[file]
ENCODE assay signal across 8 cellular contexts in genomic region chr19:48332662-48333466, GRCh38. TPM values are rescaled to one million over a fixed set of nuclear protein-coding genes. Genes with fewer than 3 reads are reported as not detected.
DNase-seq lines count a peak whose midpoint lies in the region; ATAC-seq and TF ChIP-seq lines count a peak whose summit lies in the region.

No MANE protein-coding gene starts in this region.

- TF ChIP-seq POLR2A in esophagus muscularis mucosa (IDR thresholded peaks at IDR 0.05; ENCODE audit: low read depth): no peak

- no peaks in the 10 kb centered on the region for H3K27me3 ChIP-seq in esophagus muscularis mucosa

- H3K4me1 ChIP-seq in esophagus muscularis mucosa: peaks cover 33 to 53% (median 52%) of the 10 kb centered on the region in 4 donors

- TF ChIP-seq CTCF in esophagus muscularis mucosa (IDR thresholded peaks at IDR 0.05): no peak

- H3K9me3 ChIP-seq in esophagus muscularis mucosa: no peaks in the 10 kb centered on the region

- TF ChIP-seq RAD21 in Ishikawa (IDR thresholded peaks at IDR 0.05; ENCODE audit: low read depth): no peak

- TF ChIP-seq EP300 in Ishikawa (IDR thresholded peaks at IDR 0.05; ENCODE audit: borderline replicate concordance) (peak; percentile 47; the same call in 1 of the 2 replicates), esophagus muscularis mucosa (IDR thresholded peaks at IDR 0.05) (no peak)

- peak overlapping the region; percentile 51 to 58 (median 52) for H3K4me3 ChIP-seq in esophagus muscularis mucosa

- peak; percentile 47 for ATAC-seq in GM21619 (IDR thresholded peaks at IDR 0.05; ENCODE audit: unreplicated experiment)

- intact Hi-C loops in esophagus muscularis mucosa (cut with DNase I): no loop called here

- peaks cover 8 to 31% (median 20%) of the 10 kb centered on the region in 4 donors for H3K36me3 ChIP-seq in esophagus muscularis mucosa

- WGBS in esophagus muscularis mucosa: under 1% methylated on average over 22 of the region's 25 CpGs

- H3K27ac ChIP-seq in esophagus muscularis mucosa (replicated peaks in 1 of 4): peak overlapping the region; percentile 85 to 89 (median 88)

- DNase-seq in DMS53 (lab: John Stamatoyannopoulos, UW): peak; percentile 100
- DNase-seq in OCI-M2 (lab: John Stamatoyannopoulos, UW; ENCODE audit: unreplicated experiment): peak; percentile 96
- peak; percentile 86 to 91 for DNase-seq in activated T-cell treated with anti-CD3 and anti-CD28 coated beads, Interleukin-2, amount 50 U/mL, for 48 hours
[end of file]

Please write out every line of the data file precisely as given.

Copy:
ENCODE assay signal across 8 cellular contexts in genomic region chr19:48332662-48333466, GRCh38. TPM values are rescaled to one million over a fixed set of nuclear protein-coding genes. Genes with fewer than 3 reads are reported as not detected.
DNase-seq lines count a peak whose midpoint lies in the region; ATAC-seq and TF ChIP-seq lines count a peak whose summit lies in the region.

No MANE protein-coding gene starts in this region.

- TF ChIP-seq POLR2A in esophagus muscularis mucosa (IDR thresholded peaks at IDR 0.05; ENCODE audit: low read depth): no peak

- no peaks in the 10 kb centered on the region for H3K27me3 ChIP-seq in esophagus muscularis mucosa

- H3K4me1 ChIP-seq in esophagus muscularis mucosa: peaks cover 33 to 53% (median 52%) of the 10 kb centered on the region in 4 donors

- TF ChIP-seq CTCF in esophagus muscularis mucosa (IDR thresholded peaks at IDR 0.05): no peak

- H3K9me3 ChIP-seq in esophagus muscularis mucosa: no peaks in the 10 kb centered on the region

- TF ChIP-seq RAD21 in Ishikawa (IDR thresholded peaks at IDR 0.05; ENCODE audit: low read depth): no peak

- TF ChIP-seq EP300 in Ishikawa (IDR thresholded peaks at IDR 0.05; ENCODE audit: borderline replicate concordance) (peak; percentile 47; the same call in 1 of the 2 replicates), esophagus muscularis mucosa (IDR thresholded peaks at IDR 0.05) (no peak)

- peak overlapping the region; percentile 51 to 58 (median 52) for H3K4me3 ChIP-seq in esophagus muscularis mucosa

- peak; percentile 47 for ATAC-seq in GM21619 (IDR thresholded peaks at IDR 0.05; ENCODE audit: unreplicated experiment)

- intact Hi-C loops in esophagus muscularis mucosa (cut with DNase I): no loop called here

- peaks cover 8 to 31% (median 20%) of the 10 kb centered on the region in 4 donors for H3K36me3 ChIP-seq in esophagus muscularis mucosa

- WGBS in esophagus muscularis mucosa: under 1% methylated on average over 22 of the region's 25 CpGs

- H3K27ac ChIP-seq in esophagus muscularis mucosa (replicated peaks in 1 of 4): peak overlapping the region; percentile 85 to 89 (median 88)

- DNase-seq in DMS53 (lab: John Stamatoyannopoulos, UW): peak; percentile 100
- DNase-seq in OCI-M2 (lab: John Stamatoyannopoulos, UW; ENCODE audit: unreplicated experiment): peak; percentile 96
- peak; percentile 86 to 91 for DNase-seq in activated T-cell treated with anti-CD3 and anti-CD28 coated beads, Interleukin-2, amount 50 U/mL, for 48 hours